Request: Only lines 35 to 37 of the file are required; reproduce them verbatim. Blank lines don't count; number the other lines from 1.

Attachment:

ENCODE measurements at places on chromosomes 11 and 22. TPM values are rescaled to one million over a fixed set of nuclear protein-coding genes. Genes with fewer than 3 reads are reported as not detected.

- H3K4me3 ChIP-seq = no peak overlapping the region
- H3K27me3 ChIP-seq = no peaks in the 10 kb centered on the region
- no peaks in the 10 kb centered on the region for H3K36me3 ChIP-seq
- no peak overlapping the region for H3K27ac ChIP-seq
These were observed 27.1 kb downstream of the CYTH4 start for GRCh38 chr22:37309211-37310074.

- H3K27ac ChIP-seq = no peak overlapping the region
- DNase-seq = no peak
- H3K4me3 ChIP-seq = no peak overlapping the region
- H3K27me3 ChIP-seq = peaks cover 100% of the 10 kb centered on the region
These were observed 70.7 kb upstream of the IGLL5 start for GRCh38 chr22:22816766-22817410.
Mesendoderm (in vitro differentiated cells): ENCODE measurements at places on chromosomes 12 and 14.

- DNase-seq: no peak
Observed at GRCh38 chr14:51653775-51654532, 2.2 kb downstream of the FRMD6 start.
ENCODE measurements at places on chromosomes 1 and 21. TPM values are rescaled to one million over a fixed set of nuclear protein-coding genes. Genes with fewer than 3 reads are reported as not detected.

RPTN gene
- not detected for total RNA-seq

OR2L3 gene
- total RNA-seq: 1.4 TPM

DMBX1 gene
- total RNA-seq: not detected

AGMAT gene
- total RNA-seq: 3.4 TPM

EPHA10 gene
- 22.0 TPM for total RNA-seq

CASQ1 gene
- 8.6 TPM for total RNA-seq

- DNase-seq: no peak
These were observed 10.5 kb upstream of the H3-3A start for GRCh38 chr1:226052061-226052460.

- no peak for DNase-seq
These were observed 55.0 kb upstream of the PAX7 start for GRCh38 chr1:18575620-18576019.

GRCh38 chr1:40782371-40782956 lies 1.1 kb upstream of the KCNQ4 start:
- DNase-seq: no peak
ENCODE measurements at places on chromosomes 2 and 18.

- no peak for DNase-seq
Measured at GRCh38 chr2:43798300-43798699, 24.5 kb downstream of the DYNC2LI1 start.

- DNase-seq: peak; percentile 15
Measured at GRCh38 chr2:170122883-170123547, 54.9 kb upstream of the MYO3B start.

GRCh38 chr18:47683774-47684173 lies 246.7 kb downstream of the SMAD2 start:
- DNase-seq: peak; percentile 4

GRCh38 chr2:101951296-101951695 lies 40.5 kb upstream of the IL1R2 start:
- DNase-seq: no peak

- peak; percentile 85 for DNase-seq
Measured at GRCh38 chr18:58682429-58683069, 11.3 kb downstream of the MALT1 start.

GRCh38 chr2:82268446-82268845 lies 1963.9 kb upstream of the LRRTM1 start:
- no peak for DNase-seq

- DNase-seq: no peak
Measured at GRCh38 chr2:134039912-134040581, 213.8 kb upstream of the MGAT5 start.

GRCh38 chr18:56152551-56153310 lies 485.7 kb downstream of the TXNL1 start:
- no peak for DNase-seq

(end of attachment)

- no peak for DNase-seq
Measured at GRCh38 chr2:43798300-43798699, 24.5 kb downstream of the DYNC2LI1 start.

- DNase-seq: peak; percentile 15